Pear Lake sits at the base of Mount Copeland at 10,582 feet. It's a breath taking place with dark blue water and mountain views. Take pictures from the trail, at the outlet and then walk along the shoreline to take photos from different angle.
Look closely at some of the larger rocks along the shoreline, maybe two feet up on the rocks, for what's called the "bathtub ring" or water line. Pear Lake was once a reservoir. Four lakes were dammed as reservoirs before the Rocky Mountain National Park was established in 1915 -- Lawn Lake, Sandbeach, Bluebird and Pear. The Montana Water Center says when the Lawn Lake Dam failed in 1982, the other three dams were inspected. All were leaking and/or severely deteriorated. In 1987, Rocky Mountain National Park purchased the easement for the three dams and planning for dam decommissioning began.
After taking photos at Pear Lake, backtrack a bit to the hitchrack before the lake. You should see a fishing information sign here and a faint trail. Take that trail into the meadow, then into the forest. This is the trail to Hutchinson Lakes.
In the forest, the single-track trail goes up and down. The forest is so thick, you'll only see glimpses of Pear Lake below, if at all. There are lots of downed trees in this area. Fortunately, enough hikers have come through this area, that there is a faint trail around most of the downed trees. If you lose the trail in the trees, just look a few steps ahead and you should find it again. If you're not good at route finding, I highly suggest doing this hike in the late summer after lots of other people have worn a path.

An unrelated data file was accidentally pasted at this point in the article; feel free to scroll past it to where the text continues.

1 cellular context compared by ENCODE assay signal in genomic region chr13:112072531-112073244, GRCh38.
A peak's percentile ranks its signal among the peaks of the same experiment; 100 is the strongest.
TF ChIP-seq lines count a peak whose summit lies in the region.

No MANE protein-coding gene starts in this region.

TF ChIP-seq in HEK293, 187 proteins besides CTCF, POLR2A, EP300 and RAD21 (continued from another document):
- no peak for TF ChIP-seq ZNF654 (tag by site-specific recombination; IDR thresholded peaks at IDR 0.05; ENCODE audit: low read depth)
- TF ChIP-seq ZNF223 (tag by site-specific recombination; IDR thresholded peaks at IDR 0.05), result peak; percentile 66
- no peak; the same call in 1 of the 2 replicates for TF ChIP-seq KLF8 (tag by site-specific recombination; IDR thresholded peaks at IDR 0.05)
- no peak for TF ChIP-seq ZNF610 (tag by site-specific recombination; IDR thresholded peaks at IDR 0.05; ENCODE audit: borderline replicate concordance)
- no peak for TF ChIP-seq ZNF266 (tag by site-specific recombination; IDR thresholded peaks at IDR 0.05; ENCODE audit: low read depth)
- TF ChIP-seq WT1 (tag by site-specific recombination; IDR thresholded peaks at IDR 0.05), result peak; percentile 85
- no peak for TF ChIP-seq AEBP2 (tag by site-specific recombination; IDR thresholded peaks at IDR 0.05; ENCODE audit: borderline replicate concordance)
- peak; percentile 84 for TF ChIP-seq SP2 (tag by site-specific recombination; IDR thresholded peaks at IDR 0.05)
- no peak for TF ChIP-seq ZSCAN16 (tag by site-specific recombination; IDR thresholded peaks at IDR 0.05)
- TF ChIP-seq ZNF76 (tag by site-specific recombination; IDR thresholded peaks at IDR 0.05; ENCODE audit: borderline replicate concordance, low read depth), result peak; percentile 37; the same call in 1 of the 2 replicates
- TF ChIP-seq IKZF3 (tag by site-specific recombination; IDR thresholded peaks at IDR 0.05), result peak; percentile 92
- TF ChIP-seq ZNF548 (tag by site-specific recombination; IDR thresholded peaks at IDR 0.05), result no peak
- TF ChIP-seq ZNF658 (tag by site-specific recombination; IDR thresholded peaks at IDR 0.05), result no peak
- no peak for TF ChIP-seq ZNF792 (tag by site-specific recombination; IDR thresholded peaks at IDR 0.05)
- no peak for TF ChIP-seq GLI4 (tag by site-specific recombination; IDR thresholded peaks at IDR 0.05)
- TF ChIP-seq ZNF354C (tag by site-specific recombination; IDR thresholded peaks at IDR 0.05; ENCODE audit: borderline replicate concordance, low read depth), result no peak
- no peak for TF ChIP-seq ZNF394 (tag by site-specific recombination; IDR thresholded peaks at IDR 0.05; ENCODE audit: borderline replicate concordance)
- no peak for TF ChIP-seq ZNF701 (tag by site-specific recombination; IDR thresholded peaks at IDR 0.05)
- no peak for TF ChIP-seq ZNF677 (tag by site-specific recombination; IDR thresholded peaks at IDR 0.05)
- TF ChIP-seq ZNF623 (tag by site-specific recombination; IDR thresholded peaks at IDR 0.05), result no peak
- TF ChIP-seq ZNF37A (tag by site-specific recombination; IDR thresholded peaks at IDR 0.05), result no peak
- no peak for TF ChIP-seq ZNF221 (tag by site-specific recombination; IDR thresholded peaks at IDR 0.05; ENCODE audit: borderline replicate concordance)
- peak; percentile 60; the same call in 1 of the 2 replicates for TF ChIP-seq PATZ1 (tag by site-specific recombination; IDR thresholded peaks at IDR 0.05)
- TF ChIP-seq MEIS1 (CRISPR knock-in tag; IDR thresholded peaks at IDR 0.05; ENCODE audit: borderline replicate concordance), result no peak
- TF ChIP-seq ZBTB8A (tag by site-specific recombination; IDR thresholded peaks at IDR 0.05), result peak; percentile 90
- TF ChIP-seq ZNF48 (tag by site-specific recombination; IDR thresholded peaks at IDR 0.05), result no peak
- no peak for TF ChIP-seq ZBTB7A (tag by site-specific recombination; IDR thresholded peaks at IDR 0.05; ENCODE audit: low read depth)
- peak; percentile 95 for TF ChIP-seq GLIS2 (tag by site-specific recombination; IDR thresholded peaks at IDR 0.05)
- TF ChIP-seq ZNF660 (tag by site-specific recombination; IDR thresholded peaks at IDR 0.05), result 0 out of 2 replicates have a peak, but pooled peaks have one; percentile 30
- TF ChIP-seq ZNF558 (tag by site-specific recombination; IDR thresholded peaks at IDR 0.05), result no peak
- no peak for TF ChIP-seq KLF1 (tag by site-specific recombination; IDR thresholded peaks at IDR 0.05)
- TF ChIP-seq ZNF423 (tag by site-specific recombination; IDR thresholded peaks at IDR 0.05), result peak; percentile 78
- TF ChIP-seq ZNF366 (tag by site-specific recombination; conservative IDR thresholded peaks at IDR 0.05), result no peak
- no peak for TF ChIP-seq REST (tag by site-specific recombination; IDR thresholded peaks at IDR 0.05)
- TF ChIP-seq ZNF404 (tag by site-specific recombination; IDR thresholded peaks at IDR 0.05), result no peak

At one spot, you'll come out of the trees to what almost looks like an unmarked trail split. We saw trails going south or west. Go west (right) here. It's just a short distance from here to an unnamed pond.
After the pond, there's a steep climb back into the forest. Keep following the faint trail west as it winds through the trees, until you suddenly see a large lake on your left.
Lower Hutchinson Lake is about 0.85 miles and 250 feet above Pear Lake. You can walk through the marshy area to the shoreline. I highly recommend walking slightly east at the lake, into the trees, to get a shot of the lake with the Continental Divide.
After a photo stop at the lake, return to the trail you were on and continue west. You'll notice threes start getting thinner as you approach treeline. You'll pass a nice cascade (the inlet stream to the lower lake) as you hike to Middle Hutchinson Lake.
The middle lake is just a third of a mile from the lower lake, but the trail begins to get faint at times. The best advice? If you lose the trail, look a few steps ahead and see if you can spot it. If not, just keep going up the valley. Lisa Foster's hiking book on Rocky Mountain National Park says some people may miss the middle lake. We had no problem finding it, but it was on the other side of a rocky outcropping. If you don't see it on the way up, you'll definitely see it on the way down. By the way, the lower lake is not just one lake, it's two.